For the latest (sixth) edition of its Mandarin phrasebook, Lonely Planet has abandoned its disastrous experiment with its own irregular and downright awful romanization system for Mandarin and switched back to full and exclusive use of Hanyu Pinyin.
No one should even think about buying the fifth edition, which is the one with the weird romanization. Another caveat: The covers for the Pinyin-less fifth edition and the Pinyin-using sixth edition have the exact same illustration; the only difference is in the background color. The fifth edition has a red background, while the sixth (shown here) has a greenish background.
Here’s a more or less random example of the romanization in the fifth edition. The book gives “jèr shìr shér·mer jùn” for what should be written “Zhè shì shénme zhàn?” (“What station is this?”) in Hanyu Pinyin. So in addition to having weird romanization, the fifth edition fails to put a capital letter at the beginning of a sentence and fails to include punctuation at the end. I see this sort of thing a lot and am puzzled by the practice. Capital letters at the beginning of a sentence and punctuation at the end — that’s not too much to ask, is it?
Moreover, sometimes the romanization does not match the Chinese characters! In the example above, for instance, the sentence in Chinese characters should read “??????” But instead it is written “??????”, which would be “Zhè shì n?ge zhàn?” in Hanyu Pinyin. In this case, the two sentences mean basically the same thing. But on the very next page (p. 58) for the question “Do I need to change?” it gives “s?w·yào líng·chyén ma” (Pinyin: X?yào língqián ma?).
This is a real howler. Somehow those responsible for writing the book managed to mix up two of the meanings of “change” in English. So the phrasebook will have unwary travelers asking not “Do I need to change trains to reach my destination?” but “Do I need coins?” A Chinese person hearing this would probably just answer “no” and ponder how very strange foreigners are to think they might specifically need coins on a train. So woe to the trusting Lonely Planet customer who needs to change trains! Admittedly, foreigners ending up in the wrong part of China as a result of such sloppiness may not have happened too often, since the given romanization is so weird that foreigners could probably not make themselves understood with it and had to point to the Chinese characters. At least the characters manage to give the correct question, X?yào d?och? ma? (??????), instead of X?yào língqián ma? (??????). But that’s hardly enough to make up for such errors.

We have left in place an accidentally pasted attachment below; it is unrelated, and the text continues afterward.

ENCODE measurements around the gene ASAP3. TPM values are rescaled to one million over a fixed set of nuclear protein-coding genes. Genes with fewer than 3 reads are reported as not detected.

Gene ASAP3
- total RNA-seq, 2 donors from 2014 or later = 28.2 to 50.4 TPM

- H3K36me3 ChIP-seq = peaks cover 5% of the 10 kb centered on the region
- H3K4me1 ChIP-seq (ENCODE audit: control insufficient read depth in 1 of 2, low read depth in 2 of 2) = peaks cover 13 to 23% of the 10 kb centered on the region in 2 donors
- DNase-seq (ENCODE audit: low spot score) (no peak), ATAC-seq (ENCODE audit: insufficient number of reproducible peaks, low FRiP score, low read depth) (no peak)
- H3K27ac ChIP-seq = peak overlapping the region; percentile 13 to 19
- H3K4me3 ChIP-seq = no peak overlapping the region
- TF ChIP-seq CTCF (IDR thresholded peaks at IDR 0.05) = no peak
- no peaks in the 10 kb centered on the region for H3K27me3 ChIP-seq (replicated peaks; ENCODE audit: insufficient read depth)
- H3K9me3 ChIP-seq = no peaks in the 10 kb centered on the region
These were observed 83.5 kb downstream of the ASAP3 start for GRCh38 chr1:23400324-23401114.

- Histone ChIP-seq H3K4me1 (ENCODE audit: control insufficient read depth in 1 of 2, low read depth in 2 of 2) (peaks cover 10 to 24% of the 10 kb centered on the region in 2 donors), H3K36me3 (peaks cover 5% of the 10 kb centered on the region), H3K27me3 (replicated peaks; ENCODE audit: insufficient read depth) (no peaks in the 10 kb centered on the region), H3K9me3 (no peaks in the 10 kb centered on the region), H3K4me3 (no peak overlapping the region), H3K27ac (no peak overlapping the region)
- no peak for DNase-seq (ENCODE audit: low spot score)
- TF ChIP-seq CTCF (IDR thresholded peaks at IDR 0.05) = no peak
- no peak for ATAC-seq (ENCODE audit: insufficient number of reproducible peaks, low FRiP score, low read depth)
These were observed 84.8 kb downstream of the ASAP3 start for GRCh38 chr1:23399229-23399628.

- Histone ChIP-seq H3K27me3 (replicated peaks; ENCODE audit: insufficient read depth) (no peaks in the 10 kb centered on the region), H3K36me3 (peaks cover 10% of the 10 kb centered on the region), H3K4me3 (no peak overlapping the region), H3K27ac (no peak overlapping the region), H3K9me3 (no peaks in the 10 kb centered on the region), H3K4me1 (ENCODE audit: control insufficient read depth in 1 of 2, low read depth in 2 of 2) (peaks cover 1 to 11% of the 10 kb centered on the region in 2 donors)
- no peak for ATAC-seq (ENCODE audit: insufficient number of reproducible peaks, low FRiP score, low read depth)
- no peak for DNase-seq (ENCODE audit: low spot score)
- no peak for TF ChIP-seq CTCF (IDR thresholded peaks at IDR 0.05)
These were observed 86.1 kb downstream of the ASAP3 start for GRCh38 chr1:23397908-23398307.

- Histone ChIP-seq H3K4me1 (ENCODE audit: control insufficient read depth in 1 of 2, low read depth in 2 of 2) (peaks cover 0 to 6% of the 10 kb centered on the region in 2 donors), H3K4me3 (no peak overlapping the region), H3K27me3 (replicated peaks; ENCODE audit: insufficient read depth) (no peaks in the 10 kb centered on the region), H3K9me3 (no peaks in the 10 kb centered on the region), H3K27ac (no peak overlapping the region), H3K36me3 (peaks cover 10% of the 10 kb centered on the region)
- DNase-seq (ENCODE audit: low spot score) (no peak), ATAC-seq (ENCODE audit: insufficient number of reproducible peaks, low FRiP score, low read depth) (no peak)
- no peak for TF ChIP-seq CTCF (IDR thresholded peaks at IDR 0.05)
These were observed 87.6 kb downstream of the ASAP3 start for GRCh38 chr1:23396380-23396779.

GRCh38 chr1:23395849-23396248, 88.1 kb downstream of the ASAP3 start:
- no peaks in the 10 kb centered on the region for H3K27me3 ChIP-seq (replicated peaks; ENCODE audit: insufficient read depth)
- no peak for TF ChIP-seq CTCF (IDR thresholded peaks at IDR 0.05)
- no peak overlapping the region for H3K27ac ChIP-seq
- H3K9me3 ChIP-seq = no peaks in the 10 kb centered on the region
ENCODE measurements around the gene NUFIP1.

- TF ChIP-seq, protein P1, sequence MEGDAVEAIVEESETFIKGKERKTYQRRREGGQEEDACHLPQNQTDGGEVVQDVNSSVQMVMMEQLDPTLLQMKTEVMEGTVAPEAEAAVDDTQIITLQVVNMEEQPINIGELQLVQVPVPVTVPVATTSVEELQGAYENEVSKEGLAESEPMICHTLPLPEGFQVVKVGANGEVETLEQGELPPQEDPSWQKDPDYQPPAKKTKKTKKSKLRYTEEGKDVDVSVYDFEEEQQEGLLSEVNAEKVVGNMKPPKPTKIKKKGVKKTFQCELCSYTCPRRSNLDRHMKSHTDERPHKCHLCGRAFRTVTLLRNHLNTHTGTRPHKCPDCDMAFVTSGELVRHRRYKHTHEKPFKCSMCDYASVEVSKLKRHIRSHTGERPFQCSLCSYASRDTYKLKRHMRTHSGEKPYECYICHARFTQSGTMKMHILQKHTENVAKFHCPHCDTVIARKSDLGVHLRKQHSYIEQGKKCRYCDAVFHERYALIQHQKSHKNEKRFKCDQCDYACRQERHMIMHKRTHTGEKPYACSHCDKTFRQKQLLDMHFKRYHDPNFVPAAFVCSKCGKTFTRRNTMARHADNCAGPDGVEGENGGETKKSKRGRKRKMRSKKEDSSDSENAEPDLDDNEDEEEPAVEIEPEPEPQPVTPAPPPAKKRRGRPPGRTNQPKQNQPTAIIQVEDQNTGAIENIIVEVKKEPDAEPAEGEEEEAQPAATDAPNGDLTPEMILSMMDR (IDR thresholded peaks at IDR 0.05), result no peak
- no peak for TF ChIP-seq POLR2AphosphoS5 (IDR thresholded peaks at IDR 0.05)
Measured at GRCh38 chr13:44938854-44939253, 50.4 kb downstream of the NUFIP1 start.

There are many more errors in the fifth edition. I certainly hope they have been corrected in the sixth; but I didn’t have time the other day in the bookstore to check for sure. If any readers of Pinyin News have a copy of the sixth edition, please let me know; I’d like to check if the Lonely Planet’s hovercraft is still full of eels.
Now that at least the weird romanization has been banished in favor of Hanyu Pinyin (would that Taiwan take that lesson to heart!), it would be good if Lonely Planet could get some other things right, like correcting the misinformation about Mandarin not being a real language but a “dialect.” Some of the word parsing is also incorrect. And the Mandarin-English dictionary should be available in alphabetical order, too, not just stroke order.